Cannabis Time Capsule, 1883-1921: Hash visions explained and more
But they are too good to go unread, so we've compiled a handful of our favorites below.
Read on to find out the explanation for psychedelic hash visions, the daily routine of the shah of Persia, and why libraries and books will be the joyous death of us all.
Let's begin by taking a look at "Brain-Light and Dreams."
Last month, we brought you the 1904 story of an unnamed writer's psychedelic hashish visions, which he could conjure up on the back of his eyelids. Trippy, we know, but also explainable. Peep this item from six years earlier, in the February 4, 1899 edition of the Aspen Daily Times.
The Hasheesh Eater was a very popular book, originally published in 1857. In it, Fitz Hugh Ludlow describes just how tore-up he got after eating a sizable amount of cannabis concentrates. Uncharacteristic of the time, Ludlow actually praises cannabis and cannabis users as people seeking a "broader being, deeper insight, grander views of Beauty, Truth and Good than she now gains through the chinks of her cell."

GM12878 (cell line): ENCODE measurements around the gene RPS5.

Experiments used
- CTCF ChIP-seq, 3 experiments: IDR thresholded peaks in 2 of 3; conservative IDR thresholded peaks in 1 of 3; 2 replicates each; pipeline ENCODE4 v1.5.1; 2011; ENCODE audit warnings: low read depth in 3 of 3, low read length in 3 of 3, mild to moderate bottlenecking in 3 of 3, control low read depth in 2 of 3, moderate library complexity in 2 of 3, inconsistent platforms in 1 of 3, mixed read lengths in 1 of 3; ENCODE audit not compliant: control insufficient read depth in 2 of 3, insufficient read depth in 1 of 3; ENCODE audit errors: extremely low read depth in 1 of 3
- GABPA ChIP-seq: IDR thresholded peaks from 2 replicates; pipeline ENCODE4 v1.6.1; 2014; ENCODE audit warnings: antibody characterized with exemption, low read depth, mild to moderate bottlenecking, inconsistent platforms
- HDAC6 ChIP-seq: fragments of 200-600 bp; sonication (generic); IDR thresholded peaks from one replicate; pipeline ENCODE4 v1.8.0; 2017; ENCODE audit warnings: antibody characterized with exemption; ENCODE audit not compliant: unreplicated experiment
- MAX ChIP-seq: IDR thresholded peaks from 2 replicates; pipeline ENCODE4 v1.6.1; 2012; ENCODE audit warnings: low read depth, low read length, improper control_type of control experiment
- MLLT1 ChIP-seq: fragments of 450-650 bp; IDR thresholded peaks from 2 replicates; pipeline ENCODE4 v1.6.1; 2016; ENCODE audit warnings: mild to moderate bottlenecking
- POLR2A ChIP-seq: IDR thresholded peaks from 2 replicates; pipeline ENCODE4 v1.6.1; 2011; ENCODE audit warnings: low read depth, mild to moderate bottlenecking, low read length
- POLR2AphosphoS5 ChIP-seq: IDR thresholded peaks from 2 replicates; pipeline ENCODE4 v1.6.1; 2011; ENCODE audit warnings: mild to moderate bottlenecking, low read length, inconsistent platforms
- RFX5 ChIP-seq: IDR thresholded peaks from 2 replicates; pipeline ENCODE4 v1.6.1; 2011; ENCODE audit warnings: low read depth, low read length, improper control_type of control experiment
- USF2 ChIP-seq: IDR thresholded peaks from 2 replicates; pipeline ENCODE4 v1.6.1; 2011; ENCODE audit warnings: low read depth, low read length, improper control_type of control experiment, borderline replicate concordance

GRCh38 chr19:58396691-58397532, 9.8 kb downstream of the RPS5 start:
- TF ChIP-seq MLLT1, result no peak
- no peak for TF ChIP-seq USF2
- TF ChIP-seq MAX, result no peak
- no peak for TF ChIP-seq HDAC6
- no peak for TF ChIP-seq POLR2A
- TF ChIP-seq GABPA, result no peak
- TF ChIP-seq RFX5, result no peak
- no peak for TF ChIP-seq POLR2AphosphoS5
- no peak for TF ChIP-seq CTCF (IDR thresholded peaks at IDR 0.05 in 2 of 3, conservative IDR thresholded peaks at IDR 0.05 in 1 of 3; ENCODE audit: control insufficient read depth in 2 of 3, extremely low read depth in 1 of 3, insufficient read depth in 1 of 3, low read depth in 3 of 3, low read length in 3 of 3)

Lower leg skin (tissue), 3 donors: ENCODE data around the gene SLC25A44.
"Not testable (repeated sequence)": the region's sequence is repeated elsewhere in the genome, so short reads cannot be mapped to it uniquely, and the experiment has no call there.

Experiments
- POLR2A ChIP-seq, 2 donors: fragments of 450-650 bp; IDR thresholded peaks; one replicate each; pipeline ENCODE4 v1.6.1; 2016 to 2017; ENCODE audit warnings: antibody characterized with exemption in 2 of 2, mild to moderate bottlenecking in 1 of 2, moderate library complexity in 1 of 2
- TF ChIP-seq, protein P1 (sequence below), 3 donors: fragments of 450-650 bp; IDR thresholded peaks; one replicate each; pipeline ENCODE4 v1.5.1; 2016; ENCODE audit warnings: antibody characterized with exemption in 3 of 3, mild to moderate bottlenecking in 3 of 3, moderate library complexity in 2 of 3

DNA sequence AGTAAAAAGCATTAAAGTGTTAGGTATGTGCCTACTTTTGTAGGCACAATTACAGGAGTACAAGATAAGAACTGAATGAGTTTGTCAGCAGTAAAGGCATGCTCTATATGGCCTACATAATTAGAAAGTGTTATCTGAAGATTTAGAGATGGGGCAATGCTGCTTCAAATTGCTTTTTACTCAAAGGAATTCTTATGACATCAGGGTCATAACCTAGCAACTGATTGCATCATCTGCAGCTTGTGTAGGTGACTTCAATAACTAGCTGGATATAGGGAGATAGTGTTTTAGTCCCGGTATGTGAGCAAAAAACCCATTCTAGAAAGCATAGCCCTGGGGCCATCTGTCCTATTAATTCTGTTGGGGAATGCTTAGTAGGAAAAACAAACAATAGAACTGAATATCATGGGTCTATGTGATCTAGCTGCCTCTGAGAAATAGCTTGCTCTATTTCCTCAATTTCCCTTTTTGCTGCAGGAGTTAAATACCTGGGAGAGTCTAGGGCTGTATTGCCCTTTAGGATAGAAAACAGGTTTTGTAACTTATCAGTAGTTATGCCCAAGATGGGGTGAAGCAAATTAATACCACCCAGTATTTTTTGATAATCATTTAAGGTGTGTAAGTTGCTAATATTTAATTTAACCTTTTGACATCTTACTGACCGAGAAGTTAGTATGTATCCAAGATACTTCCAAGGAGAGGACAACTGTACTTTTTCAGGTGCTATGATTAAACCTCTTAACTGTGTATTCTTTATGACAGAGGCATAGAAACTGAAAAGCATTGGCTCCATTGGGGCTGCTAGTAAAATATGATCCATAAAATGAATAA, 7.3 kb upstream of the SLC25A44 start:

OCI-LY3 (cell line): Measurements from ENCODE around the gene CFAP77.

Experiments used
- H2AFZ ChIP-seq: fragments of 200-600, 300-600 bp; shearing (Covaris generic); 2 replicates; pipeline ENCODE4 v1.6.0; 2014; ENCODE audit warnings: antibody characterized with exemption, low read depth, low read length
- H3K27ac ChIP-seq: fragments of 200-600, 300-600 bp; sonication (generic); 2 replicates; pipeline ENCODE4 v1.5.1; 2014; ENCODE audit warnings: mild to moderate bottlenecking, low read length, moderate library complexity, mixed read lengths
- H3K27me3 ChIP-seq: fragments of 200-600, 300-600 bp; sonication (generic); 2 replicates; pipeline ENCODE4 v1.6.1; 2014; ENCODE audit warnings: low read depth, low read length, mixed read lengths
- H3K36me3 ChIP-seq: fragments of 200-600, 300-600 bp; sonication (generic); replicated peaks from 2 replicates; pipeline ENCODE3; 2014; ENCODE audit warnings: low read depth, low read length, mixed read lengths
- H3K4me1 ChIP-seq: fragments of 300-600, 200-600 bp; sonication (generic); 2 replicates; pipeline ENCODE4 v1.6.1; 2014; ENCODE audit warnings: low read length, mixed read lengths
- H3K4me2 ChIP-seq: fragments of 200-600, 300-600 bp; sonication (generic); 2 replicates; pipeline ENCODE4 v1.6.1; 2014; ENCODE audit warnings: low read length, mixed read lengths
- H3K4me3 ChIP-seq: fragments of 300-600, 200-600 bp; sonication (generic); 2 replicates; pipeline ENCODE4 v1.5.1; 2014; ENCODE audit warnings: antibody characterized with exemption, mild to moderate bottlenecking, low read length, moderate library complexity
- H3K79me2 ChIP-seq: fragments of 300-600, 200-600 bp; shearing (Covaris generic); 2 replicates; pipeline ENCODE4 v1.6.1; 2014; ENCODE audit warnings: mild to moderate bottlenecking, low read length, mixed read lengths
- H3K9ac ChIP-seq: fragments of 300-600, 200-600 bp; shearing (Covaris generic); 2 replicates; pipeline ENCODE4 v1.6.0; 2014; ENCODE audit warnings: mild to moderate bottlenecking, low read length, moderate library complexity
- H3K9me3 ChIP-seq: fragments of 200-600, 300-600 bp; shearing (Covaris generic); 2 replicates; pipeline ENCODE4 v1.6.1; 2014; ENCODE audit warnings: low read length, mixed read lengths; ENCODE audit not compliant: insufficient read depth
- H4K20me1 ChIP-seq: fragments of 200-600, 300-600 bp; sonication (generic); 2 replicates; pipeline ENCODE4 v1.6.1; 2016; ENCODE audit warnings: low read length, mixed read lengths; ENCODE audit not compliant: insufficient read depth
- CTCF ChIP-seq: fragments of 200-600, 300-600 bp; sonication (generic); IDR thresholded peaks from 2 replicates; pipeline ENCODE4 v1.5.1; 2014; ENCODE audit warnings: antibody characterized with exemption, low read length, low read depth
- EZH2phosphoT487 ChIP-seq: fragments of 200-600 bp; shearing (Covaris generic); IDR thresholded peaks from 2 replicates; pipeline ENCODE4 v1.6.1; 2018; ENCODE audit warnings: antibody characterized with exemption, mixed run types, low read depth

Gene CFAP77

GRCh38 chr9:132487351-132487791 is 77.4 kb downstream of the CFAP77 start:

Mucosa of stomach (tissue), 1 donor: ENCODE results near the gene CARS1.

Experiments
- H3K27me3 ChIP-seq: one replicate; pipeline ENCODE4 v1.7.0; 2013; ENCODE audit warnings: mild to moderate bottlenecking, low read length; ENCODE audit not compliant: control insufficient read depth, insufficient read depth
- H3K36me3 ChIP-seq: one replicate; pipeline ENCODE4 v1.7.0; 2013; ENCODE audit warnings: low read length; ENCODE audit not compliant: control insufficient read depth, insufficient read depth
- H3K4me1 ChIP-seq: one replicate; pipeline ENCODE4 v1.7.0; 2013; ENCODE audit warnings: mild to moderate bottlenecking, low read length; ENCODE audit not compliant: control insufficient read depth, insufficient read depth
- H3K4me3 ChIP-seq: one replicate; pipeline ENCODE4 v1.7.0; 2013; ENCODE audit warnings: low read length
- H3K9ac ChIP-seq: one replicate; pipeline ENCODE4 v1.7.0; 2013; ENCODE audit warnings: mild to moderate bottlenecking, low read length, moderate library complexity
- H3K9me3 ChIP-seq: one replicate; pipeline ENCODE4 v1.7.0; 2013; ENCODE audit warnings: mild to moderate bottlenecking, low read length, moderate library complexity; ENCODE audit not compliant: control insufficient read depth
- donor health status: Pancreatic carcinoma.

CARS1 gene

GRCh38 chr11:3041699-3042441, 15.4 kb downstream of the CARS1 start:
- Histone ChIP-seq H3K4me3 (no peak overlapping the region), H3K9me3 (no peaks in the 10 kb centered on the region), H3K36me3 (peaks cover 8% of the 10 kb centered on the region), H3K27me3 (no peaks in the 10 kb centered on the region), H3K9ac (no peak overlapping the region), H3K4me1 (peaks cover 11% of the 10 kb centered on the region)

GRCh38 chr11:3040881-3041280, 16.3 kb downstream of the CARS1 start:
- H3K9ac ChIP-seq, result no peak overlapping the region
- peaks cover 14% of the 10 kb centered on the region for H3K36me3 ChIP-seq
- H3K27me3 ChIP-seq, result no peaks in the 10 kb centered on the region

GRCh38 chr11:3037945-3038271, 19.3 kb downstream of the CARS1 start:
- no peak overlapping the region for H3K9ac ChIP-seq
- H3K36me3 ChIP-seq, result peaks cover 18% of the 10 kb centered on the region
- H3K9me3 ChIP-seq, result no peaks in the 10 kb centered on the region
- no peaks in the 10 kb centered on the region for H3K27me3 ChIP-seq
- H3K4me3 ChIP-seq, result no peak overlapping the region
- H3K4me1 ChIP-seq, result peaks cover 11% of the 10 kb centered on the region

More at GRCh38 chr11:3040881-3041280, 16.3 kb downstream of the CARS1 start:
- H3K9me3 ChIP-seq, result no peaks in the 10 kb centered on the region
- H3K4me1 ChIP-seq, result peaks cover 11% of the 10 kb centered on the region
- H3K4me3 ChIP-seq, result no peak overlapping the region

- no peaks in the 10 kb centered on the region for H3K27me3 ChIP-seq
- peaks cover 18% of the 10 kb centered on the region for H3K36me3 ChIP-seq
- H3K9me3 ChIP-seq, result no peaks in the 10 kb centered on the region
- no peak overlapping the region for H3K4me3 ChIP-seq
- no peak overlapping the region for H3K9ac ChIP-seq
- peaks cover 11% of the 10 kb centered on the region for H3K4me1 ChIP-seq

Ludlow's book is credited with popularizing cannabis use to the point that hash parlors started popping up in the UK and America around the time this 1912 brief was published in Telluride.
Apparently more than half of the patients in lunatic asylums in what is now Bangladesh and West Bengal were just perma-stoned. Of course, the writer also calls marijuana "poison," so you can imagine how accurate the rest of the blurb really is.
Continue for more from the Cannabis Time Capsule between 1883 and 1921.